Storm Ulysses is not well represented in the original 20CRv3, but the improved reanalysis shows a far more intense storm, mainly from adding new rescued pressure observations; it is a credible reconstruction of one of the most extreme windstorms to occur over the British–Irish Isles in the past 120 years (Hawkins et al., 2023). Figure 1 (top row) shows the wet-bulb potential temperature at 850 hPa for one specific time during the storm for the different experiments. The storm in the improved reanalysis has a hook-shaped Shapiro–Keyser-type structure which is not present in the original 20CRv3. As expected, the structure of the storm in the warmer-world reanalysis is constrained to be very similar to the improved reanalysis, except for a roughly 2.5 K offset. Specific humidity and surface air temperatures are also higher (not shown).
The warmer-world reanalysis of the storm generates stronger maximum winds (middle row) and increased rainfall (bottom row) compared to the improved reanalysis, suggesting that the consequences of the same surface circulation pattern would be more severe in a warmer world. The reconstructed circulation has some limited flexibility to vary given the observational coverage and uncertainties. While the increase in wind footprint appears small over land (around 1 m s−1 in some places), it represents a significant increase in damage (>10 %; roughly related to the cube of the wind speed; Klawa and Ulbrich, 2003). The total rainfall over land during the storm increases by 26 %, i.e. around 10 % K−1 when using the temperature change at 850 hPa to normalize the rainfall change, which is larger than might be expected due to the Clausius–Clapeyron relationship alone. An animation of the storm is included in the Supplement.
These experiments have reconstructed an intense windstorm in different climates and demonstrated the potential of using a surface-pressure-based reanalysis to develop heavily-constrained storylines which examine the thermodynamic and local dynamical changes in extreme weather events. A wider range of events and experimental designs need to be considered to examine the robustness and implications of the findings presented, as well as to build understanding about the types of weather events for which this approach is best suited. Downscaling these simulations would also be possible to provide additional smaller-scale details. Although this approach does not currently consider any large-scale dynamical component to the changes, it may be of interest to policymakers as extreme historical (and modern) weather events could be translated into warmer climates to construct examples of plausible worst-case events to aid planning. This approach also offers the opportunity to attribute changes in observed weather events to human influence by translating reanalyses of modern events into cooler worlds. The 20CRv3 reanalysis currently ends in 2015 but could be extended to run in near real time to examine extreme events soon after they occur.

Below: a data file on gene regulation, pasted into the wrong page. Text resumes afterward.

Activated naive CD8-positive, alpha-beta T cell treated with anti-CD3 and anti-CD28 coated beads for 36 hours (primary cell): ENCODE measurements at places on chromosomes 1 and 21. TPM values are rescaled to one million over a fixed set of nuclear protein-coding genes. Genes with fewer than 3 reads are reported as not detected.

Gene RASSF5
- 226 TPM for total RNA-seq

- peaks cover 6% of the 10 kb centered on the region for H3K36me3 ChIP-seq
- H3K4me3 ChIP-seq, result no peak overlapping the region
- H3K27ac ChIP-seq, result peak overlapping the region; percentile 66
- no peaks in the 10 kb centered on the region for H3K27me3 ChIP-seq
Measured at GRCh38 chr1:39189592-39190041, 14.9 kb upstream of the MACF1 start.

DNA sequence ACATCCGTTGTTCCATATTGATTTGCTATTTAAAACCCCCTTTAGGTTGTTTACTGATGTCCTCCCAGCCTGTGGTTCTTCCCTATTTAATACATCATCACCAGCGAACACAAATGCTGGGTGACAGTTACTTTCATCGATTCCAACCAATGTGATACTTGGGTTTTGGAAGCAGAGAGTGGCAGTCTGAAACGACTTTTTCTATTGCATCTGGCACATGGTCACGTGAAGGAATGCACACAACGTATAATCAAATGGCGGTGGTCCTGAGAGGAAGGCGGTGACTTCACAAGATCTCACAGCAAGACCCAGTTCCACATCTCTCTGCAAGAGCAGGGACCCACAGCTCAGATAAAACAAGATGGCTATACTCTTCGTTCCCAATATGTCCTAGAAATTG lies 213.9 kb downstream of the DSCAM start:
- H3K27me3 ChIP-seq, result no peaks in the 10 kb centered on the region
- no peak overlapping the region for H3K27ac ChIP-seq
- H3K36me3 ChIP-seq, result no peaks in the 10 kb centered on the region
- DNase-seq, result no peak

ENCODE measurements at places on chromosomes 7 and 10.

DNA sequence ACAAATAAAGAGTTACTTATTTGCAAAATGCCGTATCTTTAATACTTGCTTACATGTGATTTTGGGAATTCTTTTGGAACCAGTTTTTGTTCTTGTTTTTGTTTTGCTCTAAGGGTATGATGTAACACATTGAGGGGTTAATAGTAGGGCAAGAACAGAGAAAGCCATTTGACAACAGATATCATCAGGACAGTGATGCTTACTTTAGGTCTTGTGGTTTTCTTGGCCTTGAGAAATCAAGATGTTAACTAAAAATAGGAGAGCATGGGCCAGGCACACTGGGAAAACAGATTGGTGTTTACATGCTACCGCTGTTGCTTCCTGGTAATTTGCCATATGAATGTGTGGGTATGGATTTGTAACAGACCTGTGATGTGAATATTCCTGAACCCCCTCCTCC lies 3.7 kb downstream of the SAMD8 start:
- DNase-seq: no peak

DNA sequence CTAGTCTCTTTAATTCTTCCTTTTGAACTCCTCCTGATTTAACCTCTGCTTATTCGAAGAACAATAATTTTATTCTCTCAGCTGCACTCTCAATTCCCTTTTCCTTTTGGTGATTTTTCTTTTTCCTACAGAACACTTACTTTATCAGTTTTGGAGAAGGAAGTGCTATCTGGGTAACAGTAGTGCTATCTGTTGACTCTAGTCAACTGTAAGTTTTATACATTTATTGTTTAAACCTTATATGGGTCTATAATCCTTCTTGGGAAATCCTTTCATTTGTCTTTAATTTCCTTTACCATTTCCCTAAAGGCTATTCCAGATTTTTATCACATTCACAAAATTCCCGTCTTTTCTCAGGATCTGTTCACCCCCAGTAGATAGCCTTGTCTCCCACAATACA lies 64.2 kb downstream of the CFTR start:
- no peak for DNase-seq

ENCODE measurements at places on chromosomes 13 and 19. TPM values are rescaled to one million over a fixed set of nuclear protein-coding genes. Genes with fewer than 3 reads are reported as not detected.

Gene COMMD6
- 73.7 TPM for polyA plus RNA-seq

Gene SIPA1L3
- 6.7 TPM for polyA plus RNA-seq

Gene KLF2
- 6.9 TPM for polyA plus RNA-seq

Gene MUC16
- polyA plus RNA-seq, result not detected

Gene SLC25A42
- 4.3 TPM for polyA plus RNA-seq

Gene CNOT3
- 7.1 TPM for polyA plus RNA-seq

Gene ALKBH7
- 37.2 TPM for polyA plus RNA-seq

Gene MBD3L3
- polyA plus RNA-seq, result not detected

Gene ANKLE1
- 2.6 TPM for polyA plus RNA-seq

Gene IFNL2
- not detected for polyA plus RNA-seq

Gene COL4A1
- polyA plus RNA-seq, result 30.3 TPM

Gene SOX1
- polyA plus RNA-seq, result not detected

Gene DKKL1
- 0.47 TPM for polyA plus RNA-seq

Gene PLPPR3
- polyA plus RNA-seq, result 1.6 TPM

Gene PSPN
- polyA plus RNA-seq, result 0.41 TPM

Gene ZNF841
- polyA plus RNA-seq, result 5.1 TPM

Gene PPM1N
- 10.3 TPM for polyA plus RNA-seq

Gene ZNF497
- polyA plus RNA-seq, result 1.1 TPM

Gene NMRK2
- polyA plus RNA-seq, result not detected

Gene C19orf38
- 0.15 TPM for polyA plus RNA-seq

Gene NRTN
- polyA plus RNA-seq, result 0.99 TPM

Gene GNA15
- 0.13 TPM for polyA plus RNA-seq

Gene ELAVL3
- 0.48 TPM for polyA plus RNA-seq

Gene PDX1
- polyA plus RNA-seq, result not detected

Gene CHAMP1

Data are available from https://zenodo.org/doi/10.5281/zenodo.7838018 (Hawkins, 2023).
The supplement related to this article is available online at: https://doi.org/10.5194/esd-14-1081-2023-supplement.
The contact author has declared that none of the authors has any competing interests.
Publisher’s note: Copernicus Publications remains neutral with regard to jurisdictional claims made in the text, published maps, institutional affiliations, or any other geographical representation in this paper. While Copernicus Publications makes every effort to include appropriate place names, the final responsibility lies with the authors.
Valuable discussions with Philip Brohan, Andrew Schurer, Ted Shepherd, Laura Slivinski, and Rowan Sutton are gratefully acknowledged. We thank Davide Faranda, Joseph Barsugli, and an anonymous reviewer for their suggestions which helped improve the paper. Support for the Twentieth Century Reanalysis Project version 3 dataset is provided by the U.S. Department of Energy, Office of Science Biological and Environmental Research (BER), by the National Oceanic and Atmospheric Administration Climate Program Office, and by the NOAA Physical Sciences Laboratory. This research used resources of the National Energy Research Scientific Computing Center (NERSC), a U.S. Department of Energy Office of Science User Facility located at Lawrence Berkeley National Laboratory, operated under contract no. DE-AC02-05CH11231.
Ed Hawkins is supported by the NERC GloSAT project (grant no. NE/S015574/1) and by the National Centre for Atmospheric Science. Gilbert P. Compo and Prashant D. Sardeshmukh were supported in part by the NOAA Cooperative Agreement with CIRES, NA22OAR4320151, and by NOAA's Physical Sciences Laboratory.
This paper was edited by Gabriele Messori and reviewed by Davide Faranda and one anonymous referee.